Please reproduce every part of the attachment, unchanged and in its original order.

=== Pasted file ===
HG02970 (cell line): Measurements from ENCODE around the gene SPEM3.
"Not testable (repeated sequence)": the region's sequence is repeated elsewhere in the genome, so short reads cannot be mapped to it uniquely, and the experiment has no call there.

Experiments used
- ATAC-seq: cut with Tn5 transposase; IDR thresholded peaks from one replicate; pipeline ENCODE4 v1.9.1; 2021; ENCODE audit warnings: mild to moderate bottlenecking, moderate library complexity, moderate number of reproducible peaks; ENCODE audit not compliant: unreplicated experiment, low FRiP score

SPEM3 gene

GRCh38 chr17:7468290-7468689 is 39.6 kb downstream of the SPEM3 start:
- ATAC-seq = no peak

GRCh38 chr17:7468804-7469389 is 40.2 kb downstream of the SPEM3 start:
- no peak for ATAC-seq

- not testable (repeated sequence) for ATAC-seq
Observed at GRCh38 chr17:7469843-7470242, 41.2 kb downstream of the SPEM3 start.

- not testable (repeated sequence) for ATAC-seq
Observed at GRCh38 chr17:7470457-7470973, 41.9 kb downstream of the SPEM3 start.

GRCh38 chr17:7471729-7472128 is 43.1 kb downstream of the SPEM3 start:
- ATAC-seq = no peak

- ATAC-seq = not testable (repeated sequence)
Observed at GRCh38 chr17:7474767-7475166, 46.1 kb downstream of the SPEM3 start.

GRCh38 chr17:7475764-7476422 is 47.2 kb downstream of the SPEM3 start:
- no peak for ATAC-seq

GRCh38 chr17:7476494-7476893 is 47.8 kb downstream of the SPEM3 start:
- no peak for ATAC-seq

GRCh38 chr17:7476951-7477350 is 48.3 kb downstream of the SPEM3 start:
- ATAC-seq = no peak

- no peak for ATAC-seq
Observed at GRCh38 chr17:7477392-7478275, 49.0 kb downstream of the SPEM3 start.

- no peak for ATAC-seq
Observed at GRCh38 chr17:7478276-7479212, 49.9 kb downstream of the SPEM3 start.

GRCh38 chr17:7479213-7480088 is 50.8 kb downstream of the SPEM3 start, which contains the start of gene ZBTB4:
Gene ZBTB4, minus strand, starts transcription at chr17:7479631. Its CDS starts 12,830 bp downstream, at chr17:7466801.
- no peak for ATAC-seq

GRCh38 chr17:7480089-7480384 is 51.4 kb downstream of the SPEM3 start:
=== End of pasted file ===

HG02970 (cell line): Measurements from ENCODE around the gene SPEM3.
"Not testable (repeated sequence)": the region's sequence is repeated elsewhere in the genome, so short reads cannot be mapped to it uniquely, and the experiment has no call there.

Experiments used
- ATAC-seq: cut with Tn5 transposase; IDR thresholded peaks from one replicate; pipeline ENCODE4 v1.9.1; 2021; ENCODE audit warnings: mild to moderate bottlenecking, moderate library complexity, moderate number of reproducible peaks; ENCODE audit not compliant: unreplicated experiment, low FRiP score

SPEM3 gene

GRCh38 chr17:7468290-7468689 is 39.6 kb downstream of the SPEM3 start:
- ATAC-seq = no peak

GRCh38 chr17:7468804-7469389 is 40.2 kb downstream of the SPEM3 start:
- no peak for ATAC-seq

- not testable (repeated sequence) for ATAC-seq
Observed at GRCh38 chr17:7469843-7470242, 41.2 kb downstream of the SPEM3 start.

- not testable (repeated sequence) for ATAC-seq
Observed at GRCh38 chr17:7470457-7470973, 41.9 kb downstream of the SPEM3 start.

GRCh38 chr17:7471729-7472128 is 43.1 kb downstream of the SPEM3 start:
- ATAC-seq = no peak

- ATAC-seq = not testable (repeated sequence)
Observed at GRCh38 chr17:7474767-7475166, 46.1 kb downstream of the SPEM3 start.

GRCh38 chr17:7475764-7476422 is 47.2 kb downstream of the SPEM3 start:
- no peak for ATAC-seq

GRCh38 chr17:7476494-7476893 is 47.8 kb downstream of the SPEM3 start:
- no peak for ATAC-seq

GRCh38 chr17:7476951-7477350 is 48.3 kb downstream of the SPEM3 start:
- ATAC-seq = no peak

- no peak for ATAC-seq
Observed at GRCh38 chr17:7477392-7478275, 49.0 kb downstream of the SPEM3 start.

- no peak for ATAC-seq
Observed at GRCh38 chr17:7478276-7479212, 49.9 kb downstream of the SPEM3 start.

GRCh38 chr17:7479213-7480088 is 50.8 kb downstream of the SPEM3 start, which contains the start of gene ZBTB4:
Gene ZBTB4, minus strand, starts transcription at chr17:7479631. Its CDS starts 12,830 bp downstream, at chr17:7466801.
- no peak for ATAC-seq

GRCh38 chr17:7480089-7480384 is 51.4 kb downstream of the SPEM3 start: